Does a doctor’s race and gender matter for patient healthcare outcomes?

There is some evidence it plays a role, but studies are limited.

Research on a doctor’s race has focused on patient-physician race concordance, focusing on whether minority patients fare better when their doctor is the same race as them. Early studies showed mixed findings. Some recent studies, however, have found that minorities fare better when treated by race-concordant doctors; for example, Black newborns who were cared for by Black doctors showed a significant improvement in mortality.

Research on doctor gender has suggested that patients of female doctors fare better. One study showed that older adults treated by women, rather than men, doctors showed lower mortality and readmission rates. Another study sheds some light on why these results could have occurred, again finding that adult patients of female doctors showed lower mortality rates, but that this effect could be somewhat explained because women doctors tended to be closer to their residency training, and thus may have more up-to-date knowledge or more closely follow evidence-based practices.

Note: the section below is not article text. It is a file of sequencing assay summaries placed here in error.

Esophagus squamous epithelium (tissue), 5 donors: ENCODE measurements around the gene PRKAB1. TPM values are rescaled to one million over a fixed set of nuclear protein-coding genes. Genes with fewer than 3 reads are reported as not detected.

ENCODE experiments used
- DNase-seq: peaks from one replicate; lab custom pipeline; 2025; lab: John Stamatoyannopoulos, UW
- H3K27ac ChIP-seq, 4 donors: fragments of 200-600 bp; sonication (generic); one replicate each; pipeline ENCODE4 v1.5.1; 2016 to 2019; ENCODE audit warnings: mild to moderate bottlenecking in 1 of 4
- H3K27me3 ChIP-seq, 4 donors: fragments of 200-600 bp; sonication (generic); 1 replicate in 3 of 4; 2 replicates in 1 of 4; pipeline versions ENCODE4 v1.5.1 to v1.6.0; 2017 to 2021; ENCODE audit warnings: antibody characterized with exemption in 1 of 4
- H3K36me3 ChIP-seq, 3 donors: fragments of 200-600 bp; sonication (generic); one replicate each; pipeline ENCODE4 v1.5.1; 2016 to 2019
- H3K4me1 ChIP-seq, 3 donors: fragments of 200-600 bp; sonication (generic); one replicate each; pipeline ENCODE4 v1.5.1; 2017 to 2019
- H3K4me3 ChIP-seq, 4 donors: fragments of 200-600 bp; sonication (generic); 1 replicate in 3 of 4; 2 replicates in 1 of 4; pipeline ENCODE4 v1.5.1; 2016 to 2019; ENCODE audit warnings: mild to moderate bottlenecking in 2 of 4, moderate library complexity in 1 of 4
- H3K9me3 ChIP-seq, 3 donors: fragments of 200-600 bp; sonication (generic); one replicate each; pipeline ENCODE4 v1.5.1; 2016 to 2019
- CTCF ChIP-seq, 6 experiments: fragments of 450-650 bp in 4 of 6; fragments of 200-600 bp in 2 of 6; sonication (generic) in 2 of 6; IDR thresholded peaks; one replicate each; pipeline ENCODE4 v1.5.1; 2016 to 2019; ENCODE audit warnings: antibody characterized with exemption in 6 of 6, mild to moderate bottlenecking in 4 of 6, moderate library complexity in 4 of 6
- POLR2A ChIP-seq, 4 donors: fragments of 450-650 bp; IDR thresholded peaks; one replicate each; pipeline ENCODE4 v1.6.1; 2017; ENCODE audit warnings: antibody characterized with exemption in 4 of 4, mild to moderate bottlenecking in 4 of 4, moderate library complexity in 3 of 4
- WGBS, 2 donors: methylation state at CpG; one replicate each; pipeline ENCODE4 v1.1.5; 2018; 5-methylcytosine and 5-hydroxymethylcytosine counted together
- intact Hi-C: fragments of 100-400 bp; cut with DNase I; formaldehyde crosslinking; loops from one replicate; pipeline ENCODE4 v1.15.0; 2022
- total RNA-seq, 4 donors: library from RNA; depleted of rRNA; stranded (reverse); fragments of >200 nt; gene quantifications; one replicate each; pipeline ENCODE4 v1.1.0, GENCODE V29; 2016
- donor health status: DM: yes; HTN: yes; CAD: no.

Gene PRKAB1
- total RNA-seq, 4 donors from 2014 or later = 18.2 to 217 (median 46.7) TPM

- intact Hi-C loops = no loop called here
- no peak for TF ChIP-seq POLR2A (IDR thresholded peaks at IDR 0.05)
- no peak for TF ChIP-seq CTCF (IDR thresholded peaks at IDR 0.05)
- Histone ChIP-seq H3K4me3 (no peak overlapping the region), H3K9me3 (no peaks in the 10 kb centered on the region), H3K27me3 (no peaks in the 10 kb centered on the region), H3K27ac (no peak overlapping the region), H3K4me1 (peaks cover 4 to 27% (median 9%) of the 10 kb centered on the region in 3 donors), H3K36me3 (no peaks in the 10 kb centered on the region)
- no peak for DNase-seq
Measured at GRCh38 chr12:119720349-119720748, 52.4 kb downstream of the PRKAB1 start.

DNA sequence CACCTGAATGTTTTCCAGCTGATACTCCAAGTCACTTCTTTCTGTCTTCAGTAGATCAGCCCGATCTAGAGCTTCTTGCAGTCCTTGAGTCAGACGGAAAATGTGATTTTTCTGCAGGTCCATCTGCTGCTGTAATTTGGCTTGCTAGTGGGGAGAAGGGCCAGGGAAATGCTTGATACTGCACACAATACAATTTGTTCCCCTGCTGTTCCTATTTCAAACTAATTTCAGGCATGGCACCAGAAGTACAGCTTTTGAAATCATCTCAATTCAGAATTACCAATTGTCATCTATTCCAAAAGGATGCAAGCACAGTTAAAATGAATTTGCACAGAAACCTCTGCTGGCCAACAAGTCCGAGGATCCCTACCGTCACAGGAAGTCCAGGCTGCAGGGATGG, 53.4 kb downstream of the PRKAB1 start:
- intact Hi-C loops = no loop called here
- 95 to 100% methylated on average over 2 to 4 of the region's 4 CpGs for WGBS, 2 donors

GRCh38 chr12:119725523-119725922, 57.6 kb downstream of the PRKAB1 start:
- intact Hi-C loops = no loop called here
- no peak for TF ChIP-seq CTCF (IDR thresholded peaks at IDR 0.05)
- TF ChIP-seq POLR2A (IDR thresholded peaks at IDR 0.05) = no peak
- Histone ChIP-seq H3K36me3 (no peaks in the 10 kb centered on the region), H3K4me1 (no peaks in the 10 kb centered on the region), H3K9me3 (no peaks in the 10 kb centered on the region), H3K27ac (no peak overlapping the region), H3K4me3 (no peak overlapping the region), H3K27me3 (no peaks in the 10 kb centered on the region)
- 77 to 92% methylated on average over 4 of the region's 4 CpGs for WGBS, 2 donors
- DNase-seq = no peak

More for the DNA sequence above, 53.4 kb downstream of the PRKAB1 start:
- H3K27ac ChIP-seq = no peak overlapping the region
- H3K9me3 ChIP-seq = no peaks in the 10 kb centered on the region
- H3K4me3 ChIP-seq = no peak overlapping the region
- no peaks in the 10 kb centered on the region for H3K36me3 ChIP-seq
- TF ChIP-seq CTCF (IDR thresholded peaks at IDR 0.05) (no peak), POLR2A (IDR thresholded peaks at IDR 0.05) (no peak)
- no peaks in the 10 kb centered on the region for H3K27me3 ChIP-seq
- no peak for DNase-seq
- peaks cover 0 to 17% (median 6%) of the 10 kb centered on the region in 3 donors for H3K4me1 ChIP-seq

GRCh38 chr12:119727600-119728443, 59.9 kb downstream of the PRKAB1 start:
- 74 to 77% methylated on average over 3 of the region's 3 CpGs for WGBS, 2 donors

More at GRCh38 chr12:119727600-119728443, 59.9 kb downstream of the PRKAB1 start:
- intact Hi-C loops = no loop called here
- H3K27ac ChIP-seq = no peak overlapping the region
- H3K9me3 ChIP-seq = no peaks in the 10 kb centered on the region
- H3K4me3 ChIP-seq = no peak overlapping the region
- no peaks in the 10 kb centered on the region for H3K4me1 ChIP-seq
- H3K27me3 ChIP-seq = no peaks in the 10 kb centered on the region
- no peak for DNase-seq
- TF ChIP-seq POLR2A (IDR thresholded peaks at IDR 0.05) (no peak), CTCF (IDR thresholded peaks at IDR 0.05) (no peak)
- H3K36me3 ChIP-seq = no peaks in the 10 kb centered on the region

There is also some evidence that patient-physician gender concordance can improve health outcomes, particularly for female patients; however, this effect is reduced when male doctors have more experience treating female patients.

A doctor’s race and gender can also shape the extent to which White patients respond to treatment. White patients showed a stronger placebo response to an inert cream placed on an allergic reaction when the provider who administered the cream was a White man or an Asian man, compared to when the provider was Black or a woman.

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